The establishment of a District Six neighbourhood watch is under way after community members agreed last week to be part of a working committee to facilitate the process.
The Cape Town Central Community Police Forum (CPF) meeting, held on Wednesday August 16, at Holy Cross hall in Zonnebloem, was called specifically to get the ball rolling for a neighbourhood watch which would cover the entire District Six area.
It was attended by Cape Town Central police, members of the CPF, members of the Upper District Six Neighbourhood Watch, which only covers a small portion of the area, and ward councillor Brandon Golding.
And as an extra boost, ward councillors Mr Golding and Dave Bryant, whose ward also covers District Six, have also jointly allocated R200 000 for safety in the area, and R50 000 which will go towards equipment and the capacity of the neighbourhood watch when it has been registered.
Cape Town Central CPF chairwoman, Nicola Jowell, said that in the past, there had been many neighbourhood watches in the District Six area, but those had all somehow fallen off the radar.
She said while most areas which were covered by the Cape Town CPF, which includes Cape Town CBD, District Six, Gardens, Oranjezicht, Vredehoek, Tamboerskloof, Devil’s Peak and Bo-Kaap; have neighbourhood watches, the CPF was attempting to fill in the gaps.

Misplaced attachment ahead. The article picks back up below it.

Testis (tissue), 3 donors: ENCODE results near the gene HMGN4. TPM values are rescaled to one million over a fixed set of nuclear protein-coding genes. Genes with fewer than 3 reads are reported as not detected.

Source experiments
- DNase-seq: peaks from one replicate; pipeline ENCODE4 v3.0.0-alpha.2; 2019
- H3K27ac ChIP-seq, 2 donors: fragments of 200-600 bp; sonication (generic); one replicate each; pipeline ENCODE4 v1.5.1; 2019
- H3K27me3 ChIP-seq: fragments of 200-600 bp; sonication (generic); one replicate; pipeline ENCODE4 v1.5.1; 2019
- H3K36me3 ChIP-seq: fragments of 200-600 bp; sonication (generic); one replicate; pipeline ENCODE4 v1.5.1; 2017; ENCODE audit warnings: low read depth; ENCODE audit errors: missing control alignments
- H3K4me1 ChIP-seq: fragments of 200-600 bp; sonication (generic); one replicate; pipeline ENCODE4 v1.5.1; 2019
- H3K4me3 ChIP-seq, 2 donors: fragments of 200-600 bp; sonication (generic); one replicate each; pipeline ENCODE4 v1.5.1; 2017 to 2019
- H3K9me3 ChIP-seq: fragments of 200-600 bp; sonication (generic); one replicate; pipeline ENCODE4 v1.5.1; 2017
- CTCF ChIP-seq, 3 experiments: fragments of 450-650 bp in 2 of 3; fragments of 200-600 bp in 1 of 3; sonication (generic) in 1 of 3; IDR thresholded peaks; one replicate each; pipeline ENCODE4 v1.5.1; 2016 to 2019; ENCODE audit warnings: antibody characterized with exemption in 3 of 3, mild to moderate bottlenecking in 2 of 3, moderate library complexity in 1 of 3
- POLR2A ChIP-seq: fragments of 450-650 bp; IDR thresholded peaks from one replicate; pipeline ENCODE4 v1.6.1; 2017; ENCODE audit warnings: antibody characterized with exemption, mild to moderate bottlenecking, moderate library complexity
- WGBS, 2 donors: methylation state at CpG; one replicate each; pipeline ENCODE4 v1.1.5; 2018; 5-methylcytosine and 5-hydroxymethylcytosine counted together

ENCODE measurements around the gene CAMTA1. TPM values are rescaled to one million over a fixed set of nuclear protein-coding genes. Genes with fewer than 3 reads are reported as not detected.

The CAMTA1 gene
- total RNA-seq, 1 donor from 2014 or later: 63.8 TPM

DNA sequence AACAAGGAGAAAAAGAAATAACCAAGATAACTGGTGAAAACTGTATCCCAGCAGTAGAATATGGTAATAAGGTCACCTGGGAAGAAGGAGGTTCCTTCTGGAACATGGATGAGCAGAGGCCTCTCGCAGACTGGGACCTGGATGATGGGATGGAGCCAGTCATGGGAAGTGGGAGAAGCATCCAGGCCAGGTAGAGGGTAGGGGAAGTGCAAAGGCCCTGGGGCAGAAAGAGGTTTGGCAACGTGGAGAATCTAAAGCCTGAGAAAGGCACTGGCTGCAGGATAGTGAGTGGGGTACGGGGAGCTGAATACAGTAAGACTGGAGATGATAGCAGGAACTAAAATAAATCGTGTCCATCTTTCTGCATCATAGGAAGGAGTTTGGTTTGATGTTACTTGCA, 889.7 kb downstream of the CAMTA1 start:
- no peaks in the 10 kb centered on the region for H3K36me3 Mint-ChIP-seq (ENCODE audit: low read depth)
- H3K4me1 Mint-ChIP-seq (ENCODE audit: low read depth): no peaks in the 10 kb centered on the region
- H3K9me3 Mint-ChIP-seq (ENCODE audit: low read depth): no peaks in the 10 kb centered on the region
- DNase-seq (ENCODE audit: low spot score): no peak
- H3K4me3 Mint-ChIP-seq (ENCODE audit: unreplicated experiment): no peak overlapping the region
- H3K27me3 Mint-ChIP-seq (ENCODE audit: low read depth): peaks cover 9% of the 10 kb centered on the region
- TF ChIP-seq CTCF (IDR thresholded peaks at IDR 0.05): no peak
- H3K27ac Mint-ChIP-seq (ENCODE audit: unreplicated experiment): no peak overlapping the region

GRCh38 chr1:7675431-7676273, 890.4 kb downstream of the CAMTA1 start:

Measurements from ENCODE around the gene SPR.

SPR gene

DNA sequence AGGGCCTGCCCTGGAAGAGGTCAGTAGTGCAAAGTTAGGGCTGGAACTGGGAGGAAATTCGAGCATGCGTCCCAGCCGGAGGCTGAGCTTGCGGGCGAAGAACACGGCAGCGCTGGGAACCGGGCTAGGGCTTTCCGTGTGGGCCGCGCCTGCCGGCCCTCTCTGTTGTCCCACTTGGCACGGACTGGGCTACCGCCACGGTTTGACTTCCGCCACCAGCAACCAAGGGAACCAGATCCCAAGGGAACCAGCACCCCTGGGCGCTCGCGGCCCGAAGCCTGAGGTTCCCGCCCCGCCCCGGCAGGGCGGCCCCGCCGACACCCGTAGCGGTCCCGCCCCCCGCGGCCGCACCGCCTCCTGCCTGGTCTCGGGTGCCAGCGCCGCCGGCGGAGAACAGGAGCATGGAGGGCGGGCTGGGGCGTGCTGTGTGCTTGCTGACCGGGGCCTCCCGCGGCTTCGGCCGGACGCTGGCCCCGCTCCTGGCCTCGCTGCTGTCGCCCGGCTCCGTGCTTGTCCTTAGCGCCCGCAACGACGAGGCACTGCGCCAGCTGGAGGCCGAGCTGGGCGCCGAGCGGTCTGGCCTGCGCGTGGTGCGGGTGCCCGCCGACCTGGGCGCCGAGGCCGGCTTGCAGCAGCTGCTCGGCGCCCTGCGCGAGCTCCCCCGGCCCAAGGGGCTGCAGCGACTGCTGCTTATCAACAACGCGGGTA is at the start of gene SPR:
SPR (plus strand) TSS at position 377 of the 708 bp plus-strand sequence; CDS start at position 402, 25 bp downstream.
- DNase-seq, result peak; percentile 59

“The CPF aims to have all the areas in its precinct covered by neighbourhood watches, and to get everyone talking to each other. There has been a lot of issues in District Six, and we would like to open the dialogue and give representatives for District Six a platform as well,” she said.
Speaking at the meeting, Mr Golding, who had been CPF chairman before Ms Jowell took over, said at one point the CPF had been liaising with two entities in District Six, but that didn’t work well. “I spoke to Mr Bryant and we looked at a safety plan for the area, and having one safety entity in the area. When we looked at the safety spend, most of it went to District Six because it is most needed here. In the past few weeks, I have been spending a lot of time in District Six, and my biggest concern is all the open land and the homeless in the area. I do not want squatter camps in the area.
“We are trying to clean the area and remove them, but in a few days time they are back, so the City is looking at interventions and a permanent plan for these people.”
He said while they are trying to deal with the issue of homeless people from a social point of view, another concern is that criminals hide among the homeless.
He said neighbourhood watches are the eyes and ears for the police and the City. “Law Enforcement and SAPS can’t be everywhere. We need people who know their community and who know who belongs in the area and who doesn’t, to help us make the area safer for everyone. We need to close the gaps and create a vigilant community. We are asking you to tell us what goes on in your area, and to engage with SAPS.”